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It seems like everything I’ve read lately talks about how heart attacks are the biggest killer among hunters, even more than careless hunting practices. Things like falls, being in remote areas, environmental stresses (heat, cold, wind, rain or snow), body abuse, heavy clothes, greater load and poor diet can all contribute to heart attacks. With all the gear we carry and dragging out a deer can cause more stress than the heart can handle. Then, if you are not physically active, smoke, over 50, have high blood pressure, heart condition, elevated cholesterol or other problems it can be a huge problem. Plus, hunting is so much more fun and safer when you’re not tired or out of breathe. It’s like any other sport; you play better if you are in shape.
Check out Statistics from the National Safety Council on accidents and the leading cause of death in this country. Also, please read Volunteer Hunters Study for an amazing study by the Department of Exercise and Sports Science. The study found 16 volunteers and hooked them up to heart rate monitors and a ventilator that analyzed oxygen use. The 20-28 yr old healthy men were required to hike through the woods with a shotgun and, later, drag a 125-pound deer carcass about a quarter-mile. The researchers found that during the dragging test, the heart rates of the men jumped to as high as 180 beats a minute, about 95% of their maximum heart rate, after just five minutes of dragging. Their breathing rates exceeded their ventilatory thresholds, meaning that they were taking in oxygen faster than they could use it.
Being in good physical shape will help you cover more ground, get that buck out of the woods easier, make you a better shot and shooting while you’re of breath is jut not productive or fair to the animal. It’s a good idea to start something before the season starts, any activity is good and it only takes a few minutes a day to start strengthening your heart and lungs. If you’ve been inactive, you still have time, start slow and build your way up.
With our outfitting service (BowhuntingWhitetails.com) we make our clients wear a safety belt or harness at all times while positioned in a tree stand. We think it’s very important to keep all hunting equipment (bow, hanging stands, climbing sticks or climbers) in good safe working order. Also, every hunter needs to know his or her physical limitations and it is recommended that you be in good physical shape. Our clients have the freedom to hunt at their own pace and are not forced to stay on stand all day if they don’t want to.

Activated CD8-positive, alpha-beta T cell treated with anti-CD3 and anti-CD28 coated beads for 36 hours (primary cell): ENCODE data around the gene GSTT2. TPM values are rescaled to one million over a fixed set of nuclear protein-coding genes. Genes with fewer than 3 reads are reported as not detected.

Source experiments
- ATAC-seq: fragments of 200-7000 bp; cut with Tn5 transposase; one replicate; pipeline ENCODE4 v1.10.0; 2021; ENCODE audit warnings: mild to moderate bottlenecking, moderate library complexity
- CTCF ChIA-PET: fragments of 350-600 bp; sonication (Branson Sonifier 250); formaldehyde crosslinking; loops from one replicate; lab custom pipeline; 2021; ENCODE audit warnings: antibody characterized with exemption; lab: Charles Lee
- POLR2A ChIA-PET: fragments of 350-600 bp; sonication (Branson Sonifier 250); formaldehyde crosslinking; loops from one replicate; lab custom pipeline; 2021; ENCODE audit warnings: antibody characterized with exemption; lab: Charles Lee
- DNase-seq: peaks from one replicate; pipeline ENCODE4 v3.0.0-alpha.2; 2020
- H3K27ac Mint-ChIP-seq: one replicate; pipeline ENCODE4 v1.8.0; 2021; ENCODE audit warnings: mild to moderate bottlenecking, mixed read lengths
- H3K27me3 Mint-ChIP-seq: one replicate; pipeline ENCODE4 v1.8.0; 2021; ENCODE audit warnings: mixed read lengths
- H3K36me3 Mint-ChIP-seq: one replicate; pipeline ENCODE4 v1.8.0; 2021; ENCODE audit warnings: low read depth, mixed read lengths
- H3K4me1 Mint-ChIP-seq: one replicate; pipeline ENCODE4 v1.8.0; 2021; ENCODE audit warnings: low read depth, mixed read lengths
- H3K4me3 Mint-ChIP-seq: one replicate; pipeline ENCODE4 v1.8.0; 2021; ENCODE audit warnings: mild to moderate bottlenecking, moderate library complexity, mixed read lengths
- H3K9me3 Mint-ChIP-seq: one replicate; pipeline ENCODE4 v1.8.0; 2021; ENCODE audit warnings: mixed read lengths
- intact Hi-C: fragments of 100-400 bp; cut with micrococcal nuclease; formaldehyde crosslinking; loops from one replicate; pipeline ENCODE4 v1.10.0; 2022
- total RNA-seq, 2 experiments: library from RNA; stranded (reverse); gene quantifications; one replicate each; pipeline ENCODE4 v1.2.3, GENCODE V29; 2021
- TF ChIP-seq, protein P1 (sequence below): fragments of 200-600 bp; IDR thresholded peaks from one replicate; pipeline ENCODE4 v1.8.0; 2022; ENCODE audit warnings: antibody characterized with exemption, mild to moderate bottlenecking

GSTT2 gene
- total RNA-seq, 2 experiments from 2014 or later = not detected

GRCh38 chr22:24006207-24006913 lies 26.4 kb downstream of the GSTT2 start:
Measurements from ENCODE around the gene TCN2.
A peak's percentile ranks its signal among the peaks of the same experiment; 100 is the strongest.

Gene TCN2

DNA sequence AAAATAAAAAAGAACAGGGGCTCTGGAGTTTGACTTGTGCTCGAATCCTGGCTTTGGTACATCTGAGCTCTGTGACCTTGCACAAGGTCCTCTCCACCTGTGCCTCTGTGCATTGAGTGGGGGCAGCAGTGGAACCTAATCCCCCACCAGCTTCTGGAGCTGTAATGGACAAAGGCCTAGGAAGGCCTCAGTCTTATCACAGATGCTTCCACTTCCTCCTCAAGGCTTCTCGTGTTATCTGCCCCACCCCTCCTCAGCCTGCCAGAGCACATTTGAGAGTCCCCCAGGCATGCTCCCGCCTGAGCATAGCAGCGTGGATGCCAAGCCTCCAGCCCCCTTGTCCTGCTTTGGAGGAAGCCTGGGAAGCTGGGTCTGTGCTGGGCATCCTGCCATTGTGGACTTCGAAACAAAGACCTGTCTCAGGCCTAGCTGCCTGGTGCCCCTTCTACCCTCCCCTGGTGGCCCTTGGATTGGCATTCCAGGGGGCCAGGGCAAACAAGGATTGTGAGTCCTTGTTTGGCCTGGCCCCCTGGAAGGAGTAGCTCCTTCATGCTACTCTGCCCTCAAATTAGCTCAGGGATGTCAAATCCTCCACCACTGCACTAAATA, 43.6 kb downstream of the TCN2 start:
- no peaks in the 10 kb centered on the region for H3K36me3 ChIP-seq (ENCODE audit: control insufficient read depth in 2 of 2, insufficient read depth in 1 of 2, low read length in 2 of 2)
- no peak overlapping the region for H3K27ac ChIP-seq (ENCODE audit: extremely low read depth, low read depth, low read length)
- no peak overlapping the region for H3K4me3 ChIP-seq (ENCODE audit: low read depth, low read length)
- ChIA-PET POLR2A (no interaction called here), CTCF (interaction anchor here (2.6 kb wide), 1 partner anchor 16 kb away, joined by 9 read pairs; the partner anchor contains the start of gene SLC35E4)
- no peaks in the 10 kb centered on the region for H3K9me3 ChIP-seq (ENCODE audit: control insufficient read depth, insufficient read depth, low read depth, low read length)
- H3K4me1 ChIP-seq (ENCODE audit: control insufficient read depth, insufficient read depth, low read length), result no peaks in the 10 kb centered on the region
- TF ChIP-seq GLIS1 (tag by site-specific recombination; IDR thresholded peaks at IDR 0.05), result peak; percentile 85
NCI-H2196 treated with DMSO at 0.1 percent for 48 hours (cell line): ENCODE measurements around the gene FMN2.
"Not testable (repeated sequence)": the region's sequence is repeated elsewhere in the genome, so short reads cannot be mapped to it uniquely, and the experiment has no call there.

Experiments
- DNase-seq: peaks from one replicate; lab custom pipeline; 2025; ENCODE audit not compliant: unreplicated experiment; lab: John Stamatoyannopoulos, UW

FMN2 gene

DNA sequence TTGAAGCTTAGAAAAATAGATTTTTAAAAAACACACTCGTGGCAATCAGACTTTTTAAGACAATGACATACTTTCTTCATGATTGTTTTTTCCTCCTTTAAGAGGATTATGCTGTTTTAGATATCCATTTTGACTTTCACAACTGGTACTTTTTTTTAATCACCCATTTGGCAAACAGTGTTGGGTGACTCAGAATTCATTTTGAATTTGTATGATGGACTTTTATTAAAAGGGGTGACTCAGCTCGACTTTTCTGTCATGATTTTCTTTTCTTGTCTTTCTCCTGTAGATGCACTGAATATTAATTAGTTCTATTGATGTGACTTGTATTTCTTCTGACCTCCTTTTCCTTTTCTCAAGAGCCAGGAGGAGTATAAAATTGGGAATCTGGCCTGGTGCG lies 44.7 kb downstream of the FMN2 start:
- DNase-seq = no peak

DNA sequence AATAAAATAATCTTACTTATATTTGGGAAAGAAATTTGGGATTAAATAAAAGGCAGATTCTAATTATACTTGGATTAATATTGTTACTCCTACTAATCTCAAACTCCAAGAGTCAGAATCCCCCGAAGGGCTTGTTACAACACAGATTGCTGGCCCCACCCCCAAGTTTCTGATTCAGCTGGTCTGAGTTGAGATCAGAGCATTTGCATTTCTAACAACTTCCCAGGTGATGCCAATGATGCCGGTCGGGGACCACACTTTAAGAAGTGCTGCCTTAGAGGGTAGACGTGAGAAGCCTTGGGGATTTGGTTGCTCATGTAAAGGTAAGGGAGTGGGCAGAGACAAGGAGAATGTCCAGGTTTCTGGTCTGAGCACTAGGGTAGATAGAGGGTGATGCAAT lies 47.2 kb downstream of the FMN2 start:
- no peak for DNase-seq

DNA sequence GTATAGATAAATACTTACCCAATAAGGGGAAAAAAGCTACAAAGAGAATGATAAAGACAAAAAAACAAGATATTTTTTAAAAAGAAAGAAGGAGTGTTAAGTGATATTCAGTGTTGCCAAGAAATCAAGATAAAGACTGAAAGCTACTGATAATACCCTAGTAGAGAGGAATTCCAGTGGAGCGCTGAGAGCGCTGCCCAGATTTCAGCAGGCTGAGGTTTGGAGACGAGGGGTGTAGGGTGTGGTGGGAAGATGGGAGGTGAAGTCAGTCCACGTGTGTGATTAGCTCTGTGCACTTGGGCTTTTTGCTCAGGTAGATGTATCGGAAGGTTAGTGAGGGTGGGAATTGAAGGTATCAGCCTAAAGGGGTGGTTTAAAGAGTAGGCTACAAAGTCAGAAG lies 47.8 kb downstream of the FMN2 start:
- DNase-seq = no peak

CRAIG’S EXERCISE ROUTINE
I started my exercise routine back on May 15th, weighing in at 218 lbs and in just the first six weeks I’ve already dropped 12 pounds! My plan started with doing those “little things” such as cutting out sweets and fast food, reading labels, drinking more water and taking lunchtime walks while at work. The nice summer weather has even energized my activity level to include swimming and playing basketball. Lastly, I’ve been very consistent with going to the gym, lifting weights and working on my cardiovascular.
My main fitness goals were to improve my energy level, strength, stamina, ability to carry my hunting equipment easier, be able to climb hills & trees without getting winded, loose some weight and just feel better in everyday life. I know that you’ve all heard this before but your health affects every single thing you do in your life whether it’s with your job, family, keeping up with your kids and of course, deer hunting.
Exercising for me started with going to Bally’s and includes stretching, strength training on the machines, progressing towards free weights and doing cardio machines such as bike, treadmill, stair climber and elliptical machines. Of course, with lifting weights it’s so important to properly fuel the body before and after each workout with healthy natural foods, protein, vitamins and lots of water. Many experts will tell you that nutrition is 75% of the battle and you should try to keep track of calories, protein, carbohydrates and fats. After working out, it’s very important to let the muscle rest before your next workout. At my age, I found recovery very important and getting plenty of rest and adequate nutrients (protein) was essential. The supplements, vitamins and recovery products that I’ve been using are from Beverly International (http://www.beverlyintl.com/), which are truly world-class products that professional bodybuilders have been using since 1967.
Everyone has their favorite workout, you know your body better than anyone else and remember to mix up your exercises. Try to trick your muscles by doing different machines so you can continue tearing down the muscle. It’s good to do a quick warm up before your workout, alternate between upper & lower body with machines or free weights and don’t forget to do a cardio workout at least once a week. My favorite cardio routine comes from the Body for Life program, which is only 20 minutes and is more effective than doing a long workout at one constant intensity level. Basically, you gradually increase your intensity level through four timed cycles from an intensity level of 5 to 10 in a total of twenty minutes.
It’s probably not a bad idea for you guys to pass this article on to your spouse or family members so they can encourage you to be fit this year. We want you to hunt safe, know your limitations and be able to enjoy this obsession for chasing big bucks for many years to come, just like our great grandfathers did.
To learn more about the author, visit http://www.bowhuntingwhitetails.com